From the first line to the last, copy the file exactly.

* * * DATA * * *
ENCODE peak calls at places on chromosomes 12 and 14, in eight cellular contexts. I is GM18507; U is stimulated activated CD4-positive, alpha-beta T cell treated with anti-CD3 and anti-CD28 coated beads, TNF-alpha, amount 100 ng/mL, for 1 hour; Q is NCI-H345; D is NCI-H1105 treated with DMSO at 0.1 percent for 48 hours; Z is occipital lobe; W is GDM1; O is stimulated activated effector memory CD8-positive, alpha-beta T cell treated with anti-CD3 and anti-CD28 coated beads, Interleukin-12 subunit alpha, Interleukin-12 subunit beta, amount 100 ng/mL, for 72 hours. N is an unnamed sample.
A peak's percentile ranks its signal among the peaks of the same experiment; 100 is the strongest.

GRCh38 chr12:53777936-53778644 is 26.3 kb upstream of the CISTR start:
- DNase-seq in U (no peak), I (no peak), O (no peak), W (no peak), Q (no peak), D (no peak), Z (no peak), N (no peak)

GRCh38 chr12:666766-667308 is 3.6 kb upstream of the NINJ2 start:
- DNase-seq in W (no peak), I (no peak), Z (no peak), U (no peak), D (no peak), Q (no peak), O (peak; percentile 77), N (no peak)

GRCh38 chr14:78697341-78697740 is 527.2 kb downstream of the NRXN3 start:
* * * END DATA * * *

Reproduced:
ENCODE peak calls at places on chromosomes 12 and 14, in eight cellular contexts. I is GM18507; U is stimulated activated CD4-positive, alpha-beta T cell treated with anti-CD3 and anti-CD28 coated beads, TNF-alpha, amount 100 ng/mL, for 1 hour; Q is NCI-H345; D is NCI-H1105 treated with DMSO at 0.1 percent for 48 hours; Z is occipital lobe; W is GDM1; O is stimulated activated effector memory CD8-positive, alpha-beta T cell treated with anti-CD3 and anti-CD28 coated beads, Interleukin-12 subunit alpha, Interleukin-12 subunit beta, amount 100 ng/mL, for 72 hours. N is an unnamed sample.
A peak's percentile ranks its signal among the peaks of the same experiment; 100 is the strongest.

GRCh38 chr12:53777936-53778644 is 26.3 kb upstream of the CISTR start:
- DNase-seq in U (no peak), I (no peak), O (no peak), W (no peak), Q (no peak), D (no peak), Z (no peak), N (no peak)

GRCh38 chr12:666766-667308 is 3.6 kb upstream of the NINJ2 start:
- DNase-seq in W (no peak), I (no peak), Z (no peak), U (no peak), D (no peak), Q (no peak), O (peak; percentile 77), N (no peak)

GRCh38 chr14:78697341-78697740 is 527.2 kb downstream of the NRXN3 start: